Departing football coach made an impact off the field as well, players say

Loran Cooley, who led the Baldwin football team for three seasons, announced on Monday that he is leaving to become wide receivers coach at Westminster College.

Purbalite staff

Loran Cooley, who led the Baldwin football team for three seasons, announced on Monday that he is leaving to become wide receivers coach at Westminster College.

By Purbalite Staff

Coming out of middle school, Dorien Ford was not especially hard-working or motivated when it came to playing football. Then, for Ford’s freshman year, Loran Cooley became Baldwin’s head coach.

“He saw I was more laid back and lazier, and he changed that about me as a person and an athlete,” Ford said on Tuesday.  “As a person I respect what he did. Not all coaches would reach out. He would call me and text me every day to make sure I was doing  what I had to do — going to workouts, finishing workouts, and just making sure I never missed anything.” 

Today Ford is a junior who has been recruited by many Division 1 schools. More importantly, Ford said, Cooley became a mentor and helped Ford develop as a person.

Other Baldwin players had similar praise for Cooley, who on Monday announced he was leaving to become wide receivers coach at Westminster College in New Wilmington, Pa.

In his three seasons as Baldwin’s head coach, Cooley revitalized the program, and will be leaving the team better than how he found it. But Cooley said he has always wanted to coach at the collegiate level, and he couldn’t ignore this new opportunity.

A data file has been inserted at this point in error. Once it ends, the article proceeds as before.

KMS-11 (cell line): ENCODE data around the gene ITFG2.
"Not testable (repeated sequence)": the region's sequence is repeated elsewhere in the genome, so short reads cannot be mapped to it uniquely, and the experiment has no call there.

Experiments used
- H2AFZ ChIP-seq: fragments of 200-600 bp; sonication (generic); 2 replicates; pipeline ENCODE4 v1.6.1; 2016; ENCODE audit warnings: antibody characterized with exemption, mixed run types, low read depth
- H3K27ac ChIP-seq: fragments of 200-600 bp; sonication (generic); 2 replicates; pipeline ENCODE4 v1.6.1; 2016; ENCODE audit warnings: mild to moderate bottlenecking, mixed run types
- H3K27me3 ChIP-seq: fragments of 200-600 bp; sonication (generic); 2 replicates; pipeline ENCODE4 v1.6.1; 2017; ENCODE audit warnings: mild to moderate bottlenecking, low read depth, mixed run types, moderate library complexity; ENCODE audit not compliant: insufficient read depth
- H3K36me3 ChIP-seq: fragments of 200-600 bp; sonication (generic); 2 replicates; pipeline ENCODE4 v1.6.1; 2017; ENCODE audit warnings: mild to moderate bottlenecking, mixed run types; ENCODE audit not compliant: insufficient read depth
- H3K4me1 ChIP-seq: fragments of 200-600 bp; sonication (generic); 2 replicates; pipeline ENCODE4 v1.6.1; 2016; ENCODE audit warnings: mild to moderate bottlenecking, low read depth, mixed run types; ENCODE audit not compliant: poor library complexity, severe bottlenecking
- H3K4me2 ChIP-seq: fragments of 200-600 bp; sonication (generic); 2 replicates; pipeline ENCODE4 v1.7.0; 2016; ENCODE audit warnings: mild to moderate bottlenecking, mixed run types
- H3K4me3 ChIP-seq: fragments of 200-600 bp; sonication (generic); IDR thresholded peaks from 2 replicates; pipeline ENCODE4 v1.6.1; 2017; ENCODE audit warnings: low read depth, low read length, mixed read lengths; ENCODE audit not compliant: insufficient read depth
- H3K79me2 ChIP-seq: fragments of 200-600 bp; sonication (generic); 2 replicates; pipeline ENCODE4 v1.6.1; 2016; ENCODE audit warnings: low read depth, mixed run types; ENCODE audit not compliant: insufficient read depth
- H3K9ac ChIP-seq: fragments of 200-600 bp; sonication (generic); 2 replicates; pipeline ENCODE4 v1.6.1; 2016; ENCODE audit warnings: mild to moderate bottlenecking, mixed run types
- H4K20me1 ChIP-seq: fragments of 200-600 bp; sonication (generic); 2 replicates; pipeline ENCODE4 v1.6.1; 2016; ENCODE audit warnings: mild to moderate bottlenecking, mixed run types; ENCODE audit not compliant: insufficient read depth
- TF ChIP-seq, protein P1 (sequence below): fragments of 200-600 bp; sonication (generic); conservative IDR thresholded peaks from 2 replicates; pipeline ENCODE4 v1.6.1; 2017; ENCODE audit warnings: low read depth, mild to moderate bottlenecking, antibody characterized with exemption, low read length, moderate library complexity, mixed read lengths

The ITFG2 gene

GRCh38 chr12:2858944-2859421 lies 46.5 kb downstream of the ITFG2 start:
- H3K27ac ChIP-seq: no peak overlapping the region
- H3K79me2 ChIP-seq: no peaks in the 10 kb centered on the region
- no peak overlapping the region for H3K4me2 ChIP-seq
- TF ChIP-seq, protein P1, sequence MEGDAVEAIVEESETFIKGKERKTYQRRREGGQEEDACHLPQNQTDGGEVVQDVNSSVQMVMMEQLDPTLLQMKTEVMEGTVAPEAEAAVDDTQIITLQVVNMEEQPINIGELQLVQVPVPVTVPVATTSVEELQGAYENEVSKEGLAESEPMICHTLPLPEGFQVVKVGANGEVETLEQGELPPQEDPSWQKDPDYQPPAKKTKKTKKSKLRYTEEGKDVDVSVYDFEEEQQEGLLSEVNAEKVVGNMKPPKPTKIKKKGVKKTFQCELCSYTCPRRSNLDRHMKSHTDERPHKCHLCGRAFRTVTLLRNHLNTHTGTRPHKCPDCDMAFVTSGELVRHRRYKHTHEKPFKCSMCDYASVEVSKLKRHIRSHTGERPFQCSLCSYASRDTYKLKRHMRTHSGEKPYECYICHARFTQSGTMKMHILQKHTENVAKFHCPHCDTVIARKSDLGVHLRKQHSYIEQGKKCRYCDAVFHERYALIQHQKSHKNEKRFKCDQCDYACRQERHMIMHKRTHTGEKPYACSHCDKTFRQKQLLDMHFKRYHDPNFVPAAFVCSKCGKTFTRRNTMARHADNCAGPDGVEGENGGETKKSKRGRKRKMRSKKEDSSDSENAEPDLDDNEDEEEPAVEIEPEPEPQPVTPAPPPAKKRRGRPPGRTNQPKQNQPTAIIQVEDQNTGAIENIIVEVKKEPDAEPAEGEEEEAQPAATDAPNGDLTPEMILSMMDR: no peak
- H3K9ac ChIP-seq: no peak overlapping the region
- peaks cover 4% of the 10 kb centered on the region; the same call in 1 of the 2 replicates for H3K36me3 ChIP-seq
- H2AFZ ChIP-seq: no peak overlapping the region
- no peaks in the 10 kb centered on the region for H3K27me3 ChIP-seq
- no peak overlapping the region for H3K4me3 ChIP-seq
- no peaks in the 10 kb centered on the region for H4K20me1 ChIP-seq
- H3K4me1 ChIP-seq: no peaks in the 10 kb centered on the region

“I was contacted last week about a position at Westminster College coaching the wide receivers, and for me and my family it was an opportunity that we couldn’t pass up,” Cooley said. 

The call from Westminster came from Head Coach Scott Benzel, who said his connection with Cooley dates back to watching Cooley play wide receiver at Duquesne.

“Coach Cooley is someone that I have known since his playing days at Duquesne,” Benzel said. “I was a defensive backs coach at Robert Morris during his collegiate playing days and we competed against him.”

When it came to filling the wide receivers coaching position, Benzel knew Cooley would be a good fit for the program.

“I have followed Loran throughout his coaching career and was always very impressed with his on-field presence and his connections to the local high school athletes,” Benzel said. “His work that he did at Baldwin reaffirms to a lot of us that he is a star on the rise in the coaching world.  I’ve also been through rebuilds and they take a great deal of patience and vision.”

Coach Cooley would check in with players before dances or school events to make sure they were doing the right things.”

— John Saras

Cooley took over a Baldwin program that had been struggling, and the team went 1-9 in his first season, then nearly made the playoffs with a 4-6 record in his second year. This year the Highlanders went 5-6 and made the playoffs for the first time in six years.